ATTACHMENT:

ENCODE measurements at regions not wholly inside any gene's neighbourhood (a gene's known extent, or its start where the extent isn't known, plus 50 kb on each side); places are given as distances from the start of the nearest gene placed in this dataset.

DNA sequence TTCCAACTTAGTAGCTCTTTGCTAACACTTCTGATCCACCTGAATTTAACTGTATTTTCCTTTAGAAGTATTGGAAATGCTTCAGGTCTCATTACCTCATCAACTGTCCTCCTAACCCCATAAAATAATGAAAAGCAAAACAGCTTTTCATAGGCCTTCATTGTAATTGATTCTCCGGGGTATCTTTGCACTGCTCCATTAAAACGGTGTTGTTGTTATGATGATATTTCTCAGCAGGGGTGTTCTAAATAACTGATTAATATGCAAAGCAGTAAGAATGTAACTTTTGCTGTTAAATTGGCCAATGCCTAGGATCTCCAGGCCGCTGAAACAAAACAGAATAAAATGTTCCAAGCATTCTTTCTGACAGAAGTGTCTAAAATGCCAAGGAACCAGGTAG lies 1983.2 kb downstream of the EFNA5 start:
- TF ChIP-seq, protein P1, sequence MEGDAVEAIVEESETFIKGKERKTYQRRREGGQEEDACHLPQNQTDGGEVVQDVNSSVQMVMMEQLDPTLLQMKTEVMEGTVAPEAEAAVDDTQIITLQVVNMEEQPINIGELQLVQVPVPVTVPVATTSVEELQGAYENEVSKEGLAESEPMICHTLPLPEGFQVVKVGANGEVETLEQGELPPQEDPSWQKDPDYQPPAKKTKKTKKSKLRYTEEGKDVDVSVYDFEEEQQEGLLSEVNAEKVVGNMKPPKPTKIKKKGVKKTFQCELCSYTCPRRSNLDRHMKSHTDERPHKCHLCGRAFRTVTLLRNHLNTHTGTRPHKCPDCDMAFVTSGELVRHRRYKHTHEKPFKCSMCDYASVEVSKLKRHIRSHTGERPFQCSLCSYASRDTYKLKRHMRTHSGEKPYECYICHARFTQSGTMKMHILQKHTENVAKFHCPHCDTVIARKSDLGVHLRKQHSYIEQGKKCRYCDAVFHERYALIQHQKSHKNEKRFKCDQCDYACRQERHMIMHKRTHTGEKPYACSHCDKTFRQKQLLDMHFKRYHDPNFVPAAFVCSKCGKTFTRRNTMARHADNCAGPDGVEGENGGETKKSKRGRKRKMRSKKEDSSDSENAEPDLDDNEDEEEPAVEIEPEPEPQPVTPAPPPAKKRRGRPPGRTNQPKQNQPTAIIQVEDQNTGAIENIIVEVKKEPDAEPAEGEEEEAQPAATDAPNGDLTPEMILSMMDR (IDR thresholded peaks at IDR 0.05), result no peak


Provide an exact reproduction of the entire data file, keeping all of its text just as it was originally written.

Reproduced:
ENCODE measurements at regions not wholly inside any gene's neighbourhood (a gene's known extent, or its start where the extent isn't known, plus 50 kb on each side); places are given as distances from the start of the nearest gene placed in this dataset.

DNA sequence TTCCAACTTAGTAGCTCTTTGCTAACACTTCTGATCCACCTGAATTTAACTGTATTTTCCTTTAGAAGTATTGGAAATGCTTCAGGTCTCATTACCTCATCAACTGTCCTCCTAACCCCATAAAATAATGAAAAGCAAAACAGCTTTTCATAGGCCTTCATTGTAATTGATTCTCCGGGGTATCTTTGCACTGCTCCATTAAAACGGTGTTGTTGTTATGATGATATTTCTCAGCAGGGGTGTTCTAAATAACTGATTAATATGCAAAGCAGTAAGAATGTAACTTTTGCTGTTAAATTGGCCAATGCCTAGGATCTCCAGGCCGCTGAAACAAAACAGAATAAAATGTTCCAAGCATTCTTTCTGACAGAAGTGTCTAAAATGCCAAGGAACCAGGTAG lies 1983.2 kb downstream of the EFNA5 start:
- TF ChIP-seq, protein P1, sequence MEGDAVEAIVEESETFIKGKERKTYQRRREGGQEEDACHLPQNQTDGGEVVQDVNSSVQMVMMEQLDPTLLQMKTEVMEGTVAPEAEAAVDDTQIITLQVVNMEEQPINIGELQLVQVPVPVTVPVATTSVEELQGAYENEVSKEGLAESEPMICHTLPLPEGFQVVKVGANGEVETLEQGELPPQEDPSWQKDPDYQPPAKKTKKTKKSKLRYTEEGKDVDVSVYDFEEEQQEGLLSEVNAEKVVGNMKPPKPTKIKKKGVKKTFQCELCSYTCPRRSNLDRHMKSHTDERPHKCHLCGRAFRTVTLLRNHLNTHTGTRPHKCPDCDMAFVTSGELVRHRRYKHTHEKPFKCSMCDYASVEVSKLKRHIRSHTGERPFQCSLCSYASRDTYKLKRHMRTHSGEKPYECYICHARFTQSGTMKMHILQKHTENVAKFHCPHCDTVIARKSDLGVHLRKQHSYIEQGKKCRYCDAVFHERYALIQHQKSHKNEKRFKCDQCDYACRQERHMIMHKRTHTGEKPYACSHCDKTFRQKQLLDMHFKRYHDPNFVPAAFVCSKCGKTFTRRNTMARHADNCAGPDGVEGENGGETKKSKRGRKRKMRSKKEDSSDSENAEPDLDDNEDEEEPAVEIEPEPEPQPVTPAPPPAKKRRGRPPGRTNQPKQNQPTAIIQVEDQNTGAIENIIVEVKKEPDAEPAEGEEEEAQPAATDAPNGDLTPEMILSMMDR (IDR thresholded peaks at IDR 0.05), result no peak